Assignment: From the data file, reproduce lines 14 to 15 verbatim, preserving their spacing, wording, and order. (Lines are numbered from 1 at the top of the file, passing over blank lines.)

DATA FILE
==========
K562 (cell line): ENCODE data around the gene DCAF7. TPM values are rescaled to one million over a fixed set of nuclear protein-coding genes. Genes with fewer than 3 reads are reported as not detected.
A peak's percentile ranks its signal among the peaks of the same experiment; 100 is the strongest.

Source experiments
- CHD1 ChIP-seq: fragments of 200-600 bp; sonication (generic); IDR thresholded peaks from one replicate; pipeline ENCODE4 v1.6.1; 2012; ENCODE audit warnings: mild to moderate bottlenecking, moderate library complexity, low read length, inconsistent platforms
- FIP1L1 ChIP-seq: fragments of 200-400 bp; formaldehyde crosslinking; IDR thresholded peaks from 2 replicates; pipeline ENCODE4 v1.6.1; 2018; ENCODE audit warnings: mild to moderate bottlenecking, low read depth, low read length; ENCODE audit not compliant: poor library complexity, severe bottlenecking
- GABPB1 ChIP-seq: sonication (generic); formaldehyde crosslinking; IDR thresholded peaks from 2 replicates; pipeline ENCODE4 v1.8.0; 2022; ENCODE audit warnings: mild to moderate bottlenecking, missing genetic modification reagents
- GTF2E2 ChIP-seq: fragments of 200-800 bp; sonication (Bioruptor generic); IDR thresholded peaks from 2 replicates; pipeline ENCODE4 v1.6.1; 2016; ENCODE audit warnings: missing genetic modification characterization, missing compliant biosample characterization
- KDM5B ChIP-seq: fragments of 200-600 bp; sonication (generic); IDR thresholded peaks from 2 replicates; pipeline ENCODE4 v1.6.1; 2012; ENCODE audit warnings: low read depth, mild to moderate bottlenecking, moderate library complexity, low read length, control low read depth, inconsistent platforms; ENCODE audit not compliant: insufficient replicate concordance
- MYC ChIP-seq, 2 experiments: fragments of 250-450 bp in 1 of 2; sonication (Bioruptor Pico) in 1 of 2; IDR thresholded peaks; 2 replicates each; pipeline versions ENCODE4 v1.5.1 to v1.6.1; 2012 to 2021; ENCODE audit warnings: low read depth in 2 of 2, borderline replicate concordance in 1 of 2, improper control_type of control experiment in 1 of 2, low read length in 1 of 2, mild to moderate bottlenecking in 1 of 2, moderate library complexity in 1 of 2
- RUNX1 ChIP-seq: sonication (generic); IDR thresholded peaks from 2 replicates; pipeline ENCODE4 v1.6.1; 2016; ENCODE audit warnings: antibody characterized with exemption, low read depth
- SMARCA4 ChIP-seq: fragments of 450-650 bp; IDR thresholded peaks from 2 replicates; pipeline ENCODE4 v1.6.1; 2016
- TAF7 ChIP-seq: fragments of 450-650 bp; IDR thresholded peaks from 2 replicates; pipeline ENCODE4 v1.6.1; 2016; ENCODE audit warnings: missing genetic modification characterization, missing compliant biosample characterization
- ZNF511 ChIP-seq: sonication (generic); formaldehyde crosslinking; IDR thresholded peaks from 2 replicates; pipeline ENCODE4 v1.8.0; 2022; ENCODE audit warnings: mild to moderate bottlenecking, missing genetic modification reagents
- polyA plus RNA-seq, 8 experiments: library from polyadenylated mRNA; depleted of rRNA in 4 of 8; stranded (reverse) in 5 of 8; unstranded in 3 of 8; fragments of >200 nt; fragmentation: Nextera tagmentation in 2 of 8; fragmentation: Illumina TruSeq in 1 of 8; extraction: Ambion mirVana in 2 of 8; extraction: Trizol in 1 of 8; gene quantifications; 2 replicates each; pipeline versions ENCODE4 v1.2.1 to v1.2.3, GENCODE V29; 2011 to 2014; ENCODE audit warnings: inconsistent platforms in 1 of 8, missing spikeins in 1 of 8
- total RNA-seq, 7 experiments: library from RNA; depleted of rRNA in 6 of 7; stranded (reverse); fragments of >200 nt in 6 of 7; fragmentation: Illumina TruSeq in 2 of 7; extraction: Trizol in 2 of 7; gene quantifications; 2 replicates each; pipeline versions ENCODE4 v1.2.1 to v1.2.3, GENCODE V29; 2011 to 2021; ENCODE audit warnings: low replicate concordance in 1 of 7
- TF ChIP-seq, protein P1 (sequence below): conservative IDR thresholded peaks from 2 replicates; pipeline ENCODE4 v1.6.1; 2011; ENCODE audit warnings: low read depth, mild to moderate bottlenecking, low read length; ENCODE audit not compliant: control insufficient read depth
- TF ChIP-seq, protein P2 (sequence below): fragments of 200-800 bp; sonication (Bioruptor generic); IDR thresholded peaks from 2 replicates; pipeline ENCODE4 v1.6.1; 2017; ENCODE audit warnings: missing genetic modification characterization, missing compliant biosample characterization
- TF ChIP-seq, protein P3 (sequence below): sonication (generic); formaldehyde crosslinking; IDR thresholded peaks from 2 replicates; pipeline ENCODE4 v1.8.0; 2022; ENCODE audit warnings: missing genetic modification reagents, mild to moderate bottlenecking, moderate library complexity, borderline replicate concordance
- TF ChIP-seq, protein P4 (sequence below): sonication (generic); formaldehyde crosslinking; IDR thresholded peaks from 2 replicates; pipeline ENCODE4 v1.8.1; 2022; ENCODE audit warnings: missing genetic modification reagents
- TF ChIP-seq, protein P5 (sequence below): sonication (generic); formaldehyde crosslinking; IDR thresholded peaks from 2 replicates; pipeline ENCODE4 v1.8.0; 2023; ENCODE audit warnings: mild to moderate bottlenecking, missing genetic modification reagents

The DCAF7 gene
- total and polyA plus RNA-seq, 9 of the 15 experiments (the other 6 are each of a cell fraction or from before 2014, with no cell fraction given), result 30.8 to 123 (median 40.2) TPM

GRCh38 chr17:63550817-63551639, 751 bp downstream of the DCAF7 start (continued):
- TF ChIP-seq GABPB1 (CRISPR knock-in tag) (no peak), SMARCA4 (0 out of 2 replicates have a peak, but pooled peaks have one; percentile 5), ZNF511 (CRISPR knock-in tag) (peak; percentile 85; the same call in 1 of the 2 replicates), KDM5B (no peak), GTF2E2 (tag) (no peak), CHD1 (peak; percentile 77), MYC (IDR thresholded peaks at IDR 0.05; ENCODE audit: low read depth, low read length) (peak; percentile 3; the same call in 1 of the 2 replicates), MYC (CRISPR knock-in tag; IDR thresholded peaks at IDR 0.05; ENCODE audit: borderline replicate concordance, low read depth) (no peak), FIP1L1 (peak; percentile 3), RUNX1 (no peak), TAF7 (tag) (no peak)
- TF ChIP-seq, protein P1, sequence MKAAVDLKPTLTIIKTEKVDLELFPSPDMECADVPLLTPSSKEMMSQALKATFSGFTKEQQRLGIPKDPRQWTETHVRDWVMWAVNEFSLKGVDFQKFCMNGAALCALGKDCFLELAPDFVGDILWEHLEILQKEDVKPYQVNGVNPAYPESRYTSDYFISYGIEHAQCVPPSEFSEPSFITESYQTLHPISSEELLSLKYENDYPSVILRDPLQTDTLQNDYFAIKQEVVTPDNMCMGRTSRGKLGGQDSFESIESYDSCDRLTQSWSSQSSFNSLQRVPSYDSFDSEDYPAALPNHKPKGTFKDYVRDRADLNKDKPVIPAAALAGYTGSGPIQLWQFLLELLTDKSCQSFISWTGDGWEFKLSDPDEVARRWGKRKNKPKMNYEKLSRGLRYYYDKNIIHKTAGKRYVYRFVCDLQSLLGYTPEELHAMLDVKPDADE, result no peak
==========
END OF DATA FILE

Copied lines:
- polyA plus RNA-seq, 8 experiments: library from polyadenylated mRNA; depleted of rRNA in 4 of 8; stranded (reverse) in 5 of 8; unstranded in 3 of 8; fragments of >200 nt; fragmentation: Nextera tagmentation in 2 of 8; fragmentation: Illumina TruSeq in 1 of 8; extraction: Ambion mirVana in 2 of 8; extraction: Trizol in 1 of 8; gene quantifications; 2 replicates each; pipeline versions ENCODE4 v1.2.1 to v1.2.3, GENCODE V29; 2011 to 2014; ENCODE audit warnings: inconsistent platforms in 1 of 8, missing spikeins in 1 of 8
- total RNA-seq, 7 experiments: library from RNA; depleted of rRNA in 6 of 7; stranded (reverse); fragments of >200 nt in 6 of 7; fragmentation: Illumina TruSeq in 2 of 7; extraction: Trizol in 2 of 7; gene quantifications; 2 replicates each; pipeline versions ENCODE4 v1.2.1 to v1.2.3, GENCODE V29; 2011 to 2021; ENCODE audit warnings: low replicate concordance in 1 of 7